Popkin is the T. Marshall Hahn, Jr. professor of history at the University of Kentucky. His publications on the Haitian Revolution include "Facing Racial Revolution: Eyewitness Accounts of the Haitian Uprising" (2007), "You Are All Free: The Haitian Revolution and the Abolition of Slavery" (2010), and "A Concise History of the Haitian Revolution" (2012). He is a fellow at the National Humanities Center where he is working on a project on “Freedom and Unfreedom in the Revolutionary Era,” in which the struggles over slavery play a major part.
The lecture is free and open to the public.
Popkin’s talk will ask what can be learned from comparing survivor accounts from the Holocaust with those written by colonists who survived the Haitian Revolution. Survivors of these two violent episodes often recount similar traumatic experiences, but we read their stories in very different ways. Thinking about these differences can make us more aware of the issues at stake in using eyewitness accounts as historical sources.
What is the Atlantic World?
Since the post-war period, historians have acknowledged that one of the most fruitful means to understand the history of the Americas, Europe, and Africa, is to study their intrinsic connections with one another, prevalent since the 16th century. The field of Atlantic World history studies the circulation of people, objects, and ideas between these three areas, and the Atlantic Ocean which connects them.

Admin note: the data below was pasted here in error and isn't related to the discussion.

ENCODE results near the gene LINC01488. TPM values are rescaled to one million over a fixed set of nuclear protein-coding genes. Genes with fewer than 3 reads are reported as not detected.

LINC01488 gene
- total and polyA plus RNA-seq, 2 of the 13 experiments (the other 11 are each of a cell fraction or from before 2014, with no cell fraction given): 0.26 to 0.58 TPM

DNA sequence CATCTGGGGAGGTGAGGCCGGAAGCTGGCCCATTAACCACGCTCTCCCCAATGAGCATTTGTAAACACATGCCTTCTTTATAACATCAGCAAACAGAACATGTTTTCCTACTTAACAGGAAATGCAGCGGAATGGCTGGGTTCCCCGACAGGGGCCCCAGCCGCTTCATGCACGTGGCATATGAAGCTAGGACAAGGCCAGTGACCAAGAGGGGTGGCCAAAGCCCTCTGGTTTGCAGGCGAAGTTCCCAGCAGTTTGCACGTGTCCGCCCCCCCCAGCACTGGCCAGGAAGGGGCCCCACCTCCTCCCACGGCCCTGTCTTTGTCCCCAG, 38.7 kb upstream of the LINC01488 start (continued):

What is the Atlantic World History program?
Aimed at talented and qualified students from around the world, the Atlantic World concentration of the History M.A. at East Carolina University offers training in a variety of related fields across a range of temporal specializations, with interdisciplinary options also available. The program qualifies its graduates to pursue PhDs in the Atlantic World, and potentially in numerous subfields, such as European, American, Caribbean, African, and Latin American history, International Relations, and African & African American Studies. The Atlantic World history concentration at ECU also provides training in academic and practical skills tailored to meet the needs of teachers, public servants, and business leaders operating in a trans-Atlantic and global environment.